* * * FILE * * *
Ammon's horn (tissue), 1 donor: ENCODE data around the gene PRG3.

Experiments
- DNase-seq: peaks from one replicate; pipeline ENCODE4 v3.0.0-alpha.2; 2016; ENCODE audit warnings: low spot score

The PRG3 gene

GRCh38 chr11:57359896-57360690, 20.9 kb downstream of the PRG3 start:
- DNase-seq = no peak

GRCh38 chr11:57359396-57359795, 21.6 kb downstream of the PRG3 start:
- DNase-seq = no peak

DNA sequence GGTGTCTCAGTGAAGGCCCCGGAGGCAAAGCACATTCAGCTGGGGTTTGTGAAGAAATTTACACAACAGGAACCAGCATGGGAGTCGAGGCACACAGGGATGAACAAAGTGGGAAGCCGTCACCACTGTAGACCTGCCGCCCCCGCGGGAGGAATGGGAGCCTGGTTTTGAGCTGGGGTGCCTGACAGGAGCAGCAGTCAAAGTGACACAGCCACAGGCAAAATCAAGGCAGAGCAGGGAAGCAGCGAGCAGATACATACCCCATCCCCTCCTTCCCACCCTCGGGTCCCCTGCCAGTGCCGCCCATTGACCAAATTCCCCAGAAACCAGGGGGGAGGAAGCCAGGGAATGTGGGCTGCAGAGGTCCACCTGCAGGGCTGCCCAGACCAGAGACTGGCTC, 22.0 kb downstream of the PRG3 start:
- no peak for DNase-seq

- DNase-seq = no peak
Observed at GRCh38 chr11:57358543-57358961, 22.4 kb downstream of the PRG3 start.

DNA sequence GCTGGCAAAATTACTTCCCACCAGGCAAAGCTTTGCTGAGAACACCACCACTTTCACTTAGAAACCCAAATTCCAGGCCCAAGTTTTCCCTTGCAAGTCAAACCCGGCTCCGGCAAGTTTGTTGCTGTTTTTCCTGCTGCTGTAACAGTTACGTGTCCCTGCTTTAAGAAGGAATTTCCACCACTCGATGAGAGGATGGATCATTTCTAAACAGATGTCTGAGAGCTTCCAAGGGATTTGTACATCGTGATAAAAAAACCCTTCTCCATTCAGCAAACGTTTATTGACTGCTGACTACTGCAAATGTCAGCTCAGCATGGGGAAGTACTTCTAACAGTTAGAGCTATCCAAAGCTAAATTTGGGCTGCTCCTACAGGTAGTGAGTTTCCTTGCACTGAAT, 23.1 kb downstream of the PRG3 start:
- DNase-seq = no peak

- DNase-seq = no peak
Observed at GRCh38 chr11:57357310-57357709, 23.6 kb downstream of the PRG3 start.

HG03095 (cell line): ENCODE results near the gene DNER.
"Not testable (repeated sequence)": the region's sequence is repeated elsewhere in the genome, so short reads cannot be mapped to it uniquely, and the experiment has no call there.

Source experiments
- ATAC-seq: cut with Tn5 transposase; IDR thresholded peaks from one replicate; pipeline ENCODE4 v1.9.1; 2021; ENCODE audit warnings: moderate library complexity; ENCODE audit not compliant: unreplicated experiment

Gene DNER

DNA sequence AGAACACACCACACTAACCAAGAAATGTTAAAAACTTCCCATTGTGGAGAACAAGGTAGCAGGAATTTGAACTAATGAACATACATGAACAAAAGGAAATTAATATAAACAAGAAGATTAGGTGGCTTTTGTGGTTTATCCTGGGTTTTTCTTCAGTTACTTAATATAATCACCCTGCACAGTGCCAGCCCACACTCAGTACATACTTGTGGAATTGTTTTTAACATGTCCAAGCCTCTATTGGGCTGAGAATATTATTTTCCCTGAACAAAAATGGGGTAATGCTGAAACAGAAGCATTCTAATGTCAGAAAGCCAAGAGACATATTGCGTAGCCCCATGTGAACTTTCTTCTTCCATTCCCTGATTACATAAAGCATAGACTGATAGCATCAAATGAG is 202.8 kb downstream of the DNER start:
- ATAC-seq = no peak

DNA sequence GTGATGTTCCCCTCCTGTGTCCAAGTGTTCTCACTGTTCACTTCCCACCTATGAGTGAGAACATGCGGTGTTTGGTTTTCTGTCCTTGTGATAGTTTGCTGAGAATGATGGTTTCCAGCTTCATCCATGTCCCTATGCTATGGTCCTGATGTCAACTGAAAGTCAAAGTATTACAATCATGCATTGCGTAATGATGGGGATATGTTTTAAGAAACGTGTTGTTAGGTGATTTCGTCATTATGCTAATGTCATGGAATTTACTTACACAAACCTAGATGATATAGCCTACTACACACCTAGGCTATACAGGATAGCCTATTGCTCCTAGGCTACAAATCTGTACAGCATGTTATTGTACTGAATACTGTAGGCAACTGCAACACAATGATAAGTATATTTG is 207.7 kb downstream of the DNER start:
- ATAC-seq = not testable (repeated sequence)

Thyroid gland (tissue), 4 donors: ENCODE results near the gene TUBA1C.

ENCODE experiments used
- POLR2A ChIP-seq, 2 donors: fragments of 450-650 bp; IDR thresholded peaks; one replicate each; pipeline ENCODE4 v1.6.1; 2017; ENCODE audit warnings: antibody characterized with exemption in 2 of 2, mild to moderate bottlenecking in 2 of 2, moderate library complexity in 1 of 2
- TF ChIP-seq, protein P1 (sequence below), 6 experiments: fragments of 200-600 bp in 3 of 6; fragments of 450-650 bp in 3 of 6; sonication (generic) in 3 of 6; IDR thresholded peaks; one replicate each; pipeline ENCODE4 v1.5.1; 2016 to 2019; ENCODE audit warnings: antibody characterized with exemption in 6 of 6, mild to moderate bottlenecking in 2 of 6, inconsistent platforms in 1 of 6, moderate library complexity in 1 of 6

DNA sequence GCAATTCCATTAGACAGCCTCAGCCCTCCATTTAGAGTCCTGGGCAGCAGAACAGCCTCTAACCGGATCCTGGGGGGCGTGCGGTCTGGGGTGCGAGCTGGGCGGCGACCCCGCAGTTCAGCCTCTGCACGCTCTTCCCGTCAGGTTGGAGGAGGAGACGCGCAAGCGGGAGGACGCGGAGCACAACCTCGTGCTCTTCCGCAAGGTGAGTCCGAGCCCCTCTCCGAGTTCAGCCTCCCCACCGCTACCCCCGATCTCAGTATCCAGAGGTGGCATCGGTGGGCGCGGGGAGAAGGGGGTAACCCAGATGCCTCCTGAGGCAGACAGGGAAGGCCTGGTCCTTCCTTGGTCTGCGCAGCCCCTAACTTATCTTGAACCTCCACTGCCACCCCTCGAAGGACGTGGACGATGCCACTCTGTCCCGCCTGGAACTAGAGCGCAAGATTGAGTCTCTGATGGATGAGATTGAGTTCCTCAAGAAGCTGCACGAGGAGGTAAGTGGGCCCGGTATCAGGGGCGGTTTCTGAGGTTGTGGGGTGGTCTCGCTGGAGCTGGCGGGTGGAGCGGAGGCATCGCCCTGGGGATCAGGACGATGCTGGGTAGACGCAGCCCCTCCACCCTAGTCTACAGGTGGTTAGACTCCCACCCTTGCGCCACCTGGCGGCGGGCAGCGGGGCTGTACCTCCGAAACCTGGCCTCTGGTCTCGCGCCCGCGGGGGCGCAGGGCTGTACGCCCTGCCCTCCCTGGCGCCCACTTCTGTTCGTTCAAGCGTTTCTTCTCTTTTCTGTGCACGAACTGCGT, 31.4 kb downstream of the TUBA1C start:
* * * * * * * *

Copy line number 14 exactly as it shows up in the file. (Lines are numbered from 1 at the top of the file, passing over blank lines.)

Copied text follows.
- DNase-seq = no peak